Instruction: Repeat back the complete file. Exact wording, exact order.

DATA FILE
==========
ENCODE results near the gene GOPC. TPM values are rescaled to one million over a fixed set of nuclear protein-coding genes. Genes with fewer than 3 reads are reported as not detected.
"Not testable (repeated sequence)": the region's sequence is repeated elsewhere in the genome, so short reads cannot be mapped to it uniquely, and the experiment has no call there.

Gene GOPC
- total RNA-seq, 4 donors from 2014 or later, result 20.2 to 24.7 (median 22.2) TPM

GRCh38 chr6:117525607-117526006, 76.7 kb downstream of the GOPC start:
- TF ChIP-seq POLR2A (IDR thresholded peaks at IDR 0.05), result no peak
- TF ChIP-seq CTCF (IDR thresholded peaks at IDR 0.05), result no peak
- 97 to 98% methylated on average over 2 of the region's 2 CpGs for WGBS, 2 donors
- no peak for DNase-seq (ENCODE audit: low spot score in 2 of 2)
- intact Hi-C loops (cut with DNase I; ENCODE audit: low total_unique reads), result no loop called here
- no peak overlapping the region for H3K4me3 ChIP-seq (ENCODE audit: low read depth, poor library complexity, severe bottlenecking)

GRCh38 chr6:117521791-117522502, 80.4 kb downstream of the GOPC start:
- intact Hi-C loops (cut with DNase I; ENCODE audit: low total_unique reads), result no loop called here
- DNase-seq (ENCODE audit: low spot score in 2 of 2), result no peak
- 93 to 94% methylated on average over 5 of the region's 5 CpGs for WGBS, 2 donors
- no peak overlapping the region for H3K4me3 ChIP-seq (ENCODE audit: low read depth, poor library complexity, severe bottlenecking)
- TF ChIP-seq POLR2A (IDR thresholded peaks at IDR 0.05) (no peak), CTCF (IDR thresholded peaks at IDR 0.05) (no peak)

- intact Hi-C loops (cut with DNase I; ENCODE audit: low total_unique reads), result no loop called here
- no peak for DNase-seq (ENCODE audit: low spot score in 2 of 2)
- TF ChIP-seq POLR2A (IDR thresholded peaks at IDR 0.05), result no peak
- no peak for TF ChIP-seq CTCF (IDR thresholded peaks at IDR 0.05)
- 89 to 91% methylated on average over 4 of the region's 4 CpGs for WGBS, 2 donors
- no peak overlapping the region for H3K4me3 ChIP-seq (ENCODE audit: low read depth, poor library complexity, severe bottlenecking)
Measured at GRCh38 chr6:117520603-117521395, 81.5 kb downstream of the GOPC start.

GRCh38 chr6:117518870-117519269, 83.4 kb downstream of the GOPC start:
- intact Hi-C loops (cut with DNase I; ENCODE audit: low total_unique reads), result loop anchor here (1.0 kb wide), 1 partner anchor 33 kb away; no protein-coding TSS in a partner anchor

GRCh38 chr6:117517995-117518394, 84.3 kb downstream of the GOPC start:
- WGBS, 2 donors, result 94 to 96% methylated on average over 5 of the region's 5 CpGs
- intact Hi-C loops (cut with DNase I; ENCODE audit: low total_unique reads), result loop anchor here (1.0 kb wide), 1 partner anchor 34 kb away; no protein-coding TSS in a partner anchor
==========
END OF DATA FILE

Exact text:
ENCODE results near the gene GOPC. TPM values are rescaled to one million over a fixed set of nuclear protein-coding genes. Genes with fewer than 3 reads are reported as not detected.
"Not testable (repeated sequence)": the region's sequence is repeated elsewhere in the genome, so short reads cannot be mapped to it uniquely, and the experiment has no call there.

Gene GOPC
- total RNA-seq, 4 donors from 2014 or later, result 20.2 to 24.7 (median 22.2) TPM

GRCh38 chr6:117525607-117526006, 76.7 kb downstream of the GOPC start:
- TF ChIP-seq POLR2A (IDR thresholded peaks at IDR 0.05), result no peak
- TF ChIP-seq CTCF (IDR thresholded peaks at IDR 0.05), result no peak
- 97 to 98% methylated on average over 2 of the region's 2 CpGs for WGBS, 2 donors
- no peak for DNase-seq (ENCODE audit: low spot score in 2 of 2)
- intact Hi-C loops (cut with DNase I; ENCODE audit: low total_unique reads), result no loop called here
- no peak overlapping the region for H3K4me3 ChIP-seq (ENCODE audit: low read depth, poor library complexity, severe bottlenecking)

GRCh38 chr6:117521791-117522502, 80.4 kb downstream of the GOPC start:
- intact Hi-C loops (cut with DNase I; ENCODE audit: low total_unique reads), result no loop called here
- DNase-seq (ENCODE audit: low spot score in 2 of 2), result no peak
- 93 to 94% methylated on average over 5 of the region's 5 CpGs for WGBS, 2 donors
- no peak overlapping the region for H3K4me3 ChIP-seq (ENCODE audit: low read depth, poor library complexity, severe bottlenecking)
- TF ChIP-seq POLR2A (IDR thresholded peaks at IDR 0.05) (no peak), CTCF (IDR thresholded peaks at IDR 0.05) (no peak)

- intact Hi-C loops (cut with DNase I; ENCODE audit: low total_unique reads), result no loop called here
- no peak for DNase-seq (ENCODE audit: low spot score in 2 of 2)
- TF ChIP-seq POLR2A (IDR thresholded peaks at IDR 0.05), result no peak
- no peak for TF ChIP-seq CTCF (IDR thresholded peaks at IDR 0.05)
- 89 to 91% methylated on average over 4 of the region's 4 CpGs for WGBS, 2 donors
- no peak overlapping the region for H3K4me3 ChIP-seq (ENCODE audit: low read depth, poor library complexity, severe bottlenecking)
Measured at GRCh38 chr6:117520603-117521395, 81.5 kb downstream of the GOPC start.

GRCh38 chr6:117518870-117519269, 83.4 kb downstream of the GOPC start:
- intact Hi-C loops (cut with DNase I; ENCODE audit: low total_unique reads), result loop anchor here (1.0 kb wide), 1 partner anchor 33 kb away; no protein-coding TSS in a partner anchor

GRCh38 chr6:117517995-117518394, 84.3 kb downstream of the GOPC start:
- WGBS, 2 donors, result 94 to 96% methylated on average over 5 of the region's 5 CpGs
- intact Hi-C loops (cut with DNase I; ENCODE audit: low total_unique reads), result loop anchor here (1.0 kb wide), 1 partner anchor 34 kb away; no protein-coding TSS in a partner anchor